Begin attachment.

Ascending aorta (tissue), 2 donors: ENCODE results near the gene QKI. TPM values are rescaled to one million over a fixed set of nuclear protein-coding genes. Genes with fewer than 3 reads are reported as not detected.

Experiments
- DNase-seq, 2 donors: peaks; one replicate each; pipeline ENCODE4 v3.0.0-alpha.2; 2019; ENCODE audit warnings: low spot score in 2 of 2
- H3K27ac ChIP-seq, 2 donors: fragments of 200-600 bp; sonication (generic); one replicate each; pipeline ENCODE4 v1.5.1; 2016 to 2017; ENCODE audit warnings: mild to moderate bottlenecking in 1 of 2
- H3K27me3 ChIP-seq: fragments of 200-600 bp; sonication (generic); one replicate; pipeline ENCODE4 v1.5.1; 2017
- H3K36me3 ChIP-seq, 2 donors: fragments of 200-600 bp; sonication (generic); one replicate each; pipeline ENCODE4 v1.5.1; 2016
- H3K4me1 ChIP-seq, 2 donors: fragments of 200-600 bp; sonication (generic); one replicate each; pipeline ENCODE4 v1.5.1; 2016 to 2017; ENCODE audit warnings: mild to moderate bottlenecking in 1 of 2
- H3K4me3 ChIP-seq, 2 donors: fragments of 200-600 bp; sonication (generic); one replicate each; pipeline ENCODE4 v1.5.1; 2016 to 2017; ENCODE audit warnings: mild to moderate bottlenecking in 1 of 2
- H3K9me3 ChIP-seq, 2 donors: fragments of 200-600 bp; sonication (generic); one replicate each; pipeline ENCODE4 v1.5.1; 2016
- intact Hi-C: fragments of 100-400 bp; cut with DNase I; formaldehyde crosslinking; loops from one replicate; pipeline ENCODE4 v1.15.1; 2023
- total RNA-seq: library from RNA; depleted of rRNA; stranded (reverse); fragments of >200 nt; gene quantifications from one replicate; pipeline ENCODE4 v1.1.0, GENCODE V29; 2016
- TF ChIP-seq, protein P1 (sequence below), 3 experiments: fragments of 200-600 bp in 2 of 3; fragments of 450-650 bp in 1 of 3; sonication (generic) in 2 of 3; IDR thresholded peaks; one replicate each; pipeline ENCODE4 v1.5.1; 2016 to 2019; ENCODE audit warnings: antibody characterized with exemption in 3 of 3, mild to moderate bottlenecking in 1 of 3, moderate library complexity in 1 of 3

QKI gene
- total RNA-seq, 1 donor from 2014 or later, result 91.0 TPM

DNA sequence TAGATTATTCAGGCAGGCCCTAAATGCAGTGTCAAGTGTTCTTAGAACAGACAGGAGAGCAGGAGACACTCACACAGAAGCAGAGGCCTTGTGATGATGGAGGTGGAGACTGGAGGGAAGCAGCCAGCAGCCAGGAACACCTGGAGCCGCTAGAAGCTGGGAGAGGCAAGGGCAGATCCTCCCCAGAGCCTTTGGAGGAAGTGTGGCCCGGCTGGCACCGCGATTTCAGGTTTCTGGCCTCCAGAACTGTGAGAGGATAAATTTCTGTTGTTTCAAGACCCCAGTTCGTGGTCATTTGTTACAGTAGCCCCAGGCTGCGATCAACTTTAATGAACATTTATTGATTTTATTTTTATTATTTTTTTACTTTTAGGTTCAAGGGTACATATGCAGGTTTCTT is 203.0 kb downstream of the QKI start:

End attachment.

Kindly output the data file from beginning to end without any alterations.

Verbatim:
Ascending aorta (tissue), 2 donors: ENCODE results near the gene QKI. TPM values are rescaled to one million over a fixed set of nuclear protein-coding genes. Genes with fewer than 3 reads are reported as not detected.

Experiments
- DNase-seq, 2 donors: peaks; one replicate each; pipeline ENCODE4 v3.0.0-alpha.2; 2019; ENCODE audit warnings: low spot score in 2 of 2
- H3K27ac ChIP-seq, 2 donors: fragments of 200-600 bp; sonication (generic); one replicate each; pipeline ENCODE4 v1.5.1; 2016 to 2017; ENCODE audit warnings: mild to moderate bottlenecking in 1 of 2
- H3K27me3 ChIP-seq: fragments of 200-600 bp; sonication (generic); one replicate; pipeline ENCODE4 v1.5.1; 2017
- H3K36me3 ChIP-seq, 2 donors: fragments of 200-600 bp; sonication (generic); one replicate each; pipeline ENCODE4 v1.5.1; 2016
- H3K4me1 ChIP-seq, 2 donors: fragments of 200-600 bp; sonication (generic); one replicate each; pipeline ENCODE4 v1.5.1; 2016 to 2017; ENCODE audit warnings: mild to moderate bottlenecking in 1 of 2
- H3K4me3 ChIP-seq, 2 donors: fragments of 200-600 bp; sonication (generic); one replicate each; pipeline ENCODE4 v1.5.1; 2016 to 2017; ENCODE audit warnings: mild to moderate bottlenecking in 1 of 2
- H3K9me3 ChIP-seq, 2 donors: fragments of 200-600 bp; sonication (generic); one replicate each; pipeline ENCODE4 v1.5.1; 2016
- intact Hi-C: fragments of 100-400 bp; cut with DNase I; formaldehyde crosslinking; loops from one replicate; pipeline ENCODE4 v1.15.1; 2023
- total RNA-seq: library from RNA; depleted of rRNA; stranded (reverse); fragments of >200 nt; gene quantifications from one replicate; pipeline ENCODE4 v1.1.0, GENCODE V29; 2016
- TF ChIP-seq, protein P1 (sequence below), 3 experiments: fragments of 200-600 bp in 2 of 3; fragments of 450-650 bp in 1 of 3; sonication (generic) in 2 of 3; IDR thresholded peaks; one replicate each; pipeline ENCODE4 v1.5.1; 2016 to 2019; ENCODE audit warnings: antibody characterized with exemption in 3 of 3, mild to moderate bottlenecking in 1 of 3, moderate library complexity in 1 of 3

QKI gene
- total RNA-seq, 1 donor from 2014 or later, result 91.0 TPM

DNA sequence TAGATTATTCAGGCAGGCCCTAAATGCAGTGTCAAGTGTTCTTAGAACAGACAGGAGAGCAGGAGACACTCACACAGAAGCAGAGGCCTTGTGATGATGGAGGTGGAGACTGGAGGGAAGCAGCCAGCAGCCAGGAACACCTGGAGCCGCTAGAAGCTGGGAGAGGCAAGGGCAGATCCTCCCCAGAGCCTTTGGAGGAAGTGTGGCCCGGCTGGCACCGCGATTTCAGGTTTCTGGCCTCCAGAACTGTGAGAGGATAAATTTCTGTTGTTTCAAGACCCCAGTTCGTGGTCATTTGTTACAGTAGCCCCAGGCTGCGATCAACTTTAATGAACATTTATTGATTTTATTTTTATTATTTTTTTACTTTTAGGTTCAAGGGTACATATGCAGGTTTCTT is 203.0 kb downstream of the QKI start: